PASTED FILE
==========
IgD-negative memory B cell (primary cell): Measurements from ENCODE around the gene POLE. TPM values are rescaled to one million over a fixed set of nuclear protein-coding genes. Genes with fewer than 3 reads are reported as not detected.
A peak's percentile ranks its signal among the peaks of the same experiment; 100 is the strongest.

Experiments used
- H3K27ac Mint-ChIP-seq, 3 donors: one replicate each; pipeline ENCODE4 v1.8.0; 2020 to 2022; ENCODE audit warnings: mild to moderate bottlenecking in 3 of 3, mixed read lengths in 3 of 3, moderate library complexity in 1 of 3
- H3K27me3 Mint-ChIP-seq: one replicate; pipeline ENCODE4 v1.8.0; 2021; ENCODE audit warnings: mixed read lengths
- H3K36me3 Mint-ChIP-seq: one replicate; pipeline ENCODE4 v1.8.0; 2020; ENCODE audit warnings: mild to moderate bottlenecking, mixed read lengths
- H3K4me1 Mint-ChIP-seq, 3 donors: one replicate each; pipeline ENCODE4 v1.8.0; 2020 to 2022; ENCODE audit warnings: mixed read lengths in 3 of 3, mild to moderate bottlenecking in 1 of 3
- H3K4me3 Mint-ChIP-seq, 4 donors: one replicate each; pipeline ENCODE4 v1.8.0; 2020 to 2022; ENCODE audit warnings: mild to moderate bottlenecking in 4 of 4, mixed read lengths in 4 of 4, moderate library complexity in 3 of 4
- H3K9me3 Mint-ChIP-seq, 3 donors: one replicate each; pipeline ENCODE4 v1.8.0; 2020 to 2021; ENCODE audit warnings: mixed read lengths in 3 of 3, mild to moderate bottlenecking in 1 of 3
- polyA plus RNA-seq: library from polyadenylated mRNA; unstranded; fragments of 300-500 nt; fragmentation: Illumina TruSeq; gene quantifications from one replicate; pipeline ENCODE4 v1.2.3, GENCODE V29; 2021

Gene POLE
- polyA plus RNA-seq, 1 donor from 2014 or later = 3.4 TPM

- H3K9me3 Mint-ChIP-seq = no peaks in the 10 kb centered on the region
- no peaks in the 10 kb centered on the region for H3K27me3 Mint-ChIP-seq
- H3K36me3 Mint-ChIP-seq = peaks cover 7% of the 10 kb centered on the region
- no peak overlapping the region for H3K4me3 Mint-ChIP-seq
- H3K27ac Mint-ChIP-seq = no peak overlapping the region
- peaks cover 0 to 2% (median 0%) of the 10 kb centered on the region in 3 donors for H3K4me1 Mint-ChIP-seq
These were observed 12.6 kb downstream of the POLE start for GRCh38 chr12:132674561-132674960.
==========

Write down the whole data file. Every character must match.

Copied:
IgD-negative memory B cell (primary cell): Measurements from ENCODE around the gene POLE. TPM values are rescaled to one million over a fixed set of nuclear protein-coding genes. Genes with fewer than 3 reads are reported as not detected.
A peak's percentile ranks its signal among the peaks of the same experiment; 100 is the strongest.

Experiments used
- H3K27ac Mint-ChIP-seq, 3 donors: one replicate each; pipeline ENCODE4 v1.8.0; 2020 to 2022; ENCODE audit warnings: mild to moderate bottlenecking in 3 of 3, mixed read lengths in 3 of 3, moderate library complexity in 1 of 3
- H3K27me3 Mint-ChIP-seq: one replicate; pipeline ENCODE4 v1.8.0; 2021; ENCODE audit warnings: mixed read lengths
- H3K36me3 Mint-ChIP-seq: one replicate; pipeline ENCODE4 v1.8.0; 2020; ENCODE audit warnings: mild to moderate bottlenecking, mixed read lengths
- H3K4me1 Mint-ChIP-seq, 3 donors: one replicate each; pipeline ENCODE4 v1.8.0; 2020 to 2022; ENCODE audit warnings: mixed read lengths in 3 of 3, mild to moderate bottlenecking in 1 of 3
- H3K4me3 Mint-ChIP-seq, 4 donors: one replicate each; pipeline ENCODE4 v1.8.0; 2020 to 2022; ENCODE audit warnings: mild to moderate bottlenecking in 4 of 4, mixed read lengths in 4 of 4, moderate library complexity in 3 of 4
- H3K9me3 Mint-ChIP-seq, 3 donors: one replicate each; pipeline ENCODE4 v1.8.0; 2020 to 2021; ENCODE audit warnings: mixed read lengths in 3 of 3, mild to moderate bottlenecking in 1 of 3
- polyA plus RNA-seq: library from polyadenylated mRNA; unstranded; fragments of 300-500 nt; fragmentation: Illumina TruSeq; gene quantifications from one replicate; pipeline ENCODE4 v1.2.3, GENCODE V29; 2021

Gene POLE
- polyA plus RNA-seq, 1 donor from 2014 or later = 3.4 TPM

- H3K9me3 Mint-ChIP-seq = no peaks in the 10 kb centered on the region
- no peaks in the 10 kb centered on the region for H3K27me3 Mint-ChIP-seq
- H3K36me3 Mint-ChIP-seq = peaks cover 7% of the 10 kb centered on the region
- no peak overlapping the region for H3K4me3 Mint-ChIP-seq
- H3K27ac Mint-ChIP-seq = no peak overlapping the region
- peaks cover 0 to 2% (median 0%) of the 10 kb centered on the region in 3 donors for H3K4me1 Mint-ChIP-seq
These were observed 12.6 kb downstream of the POLE start for GRCh38 chr12:132674561-132674960.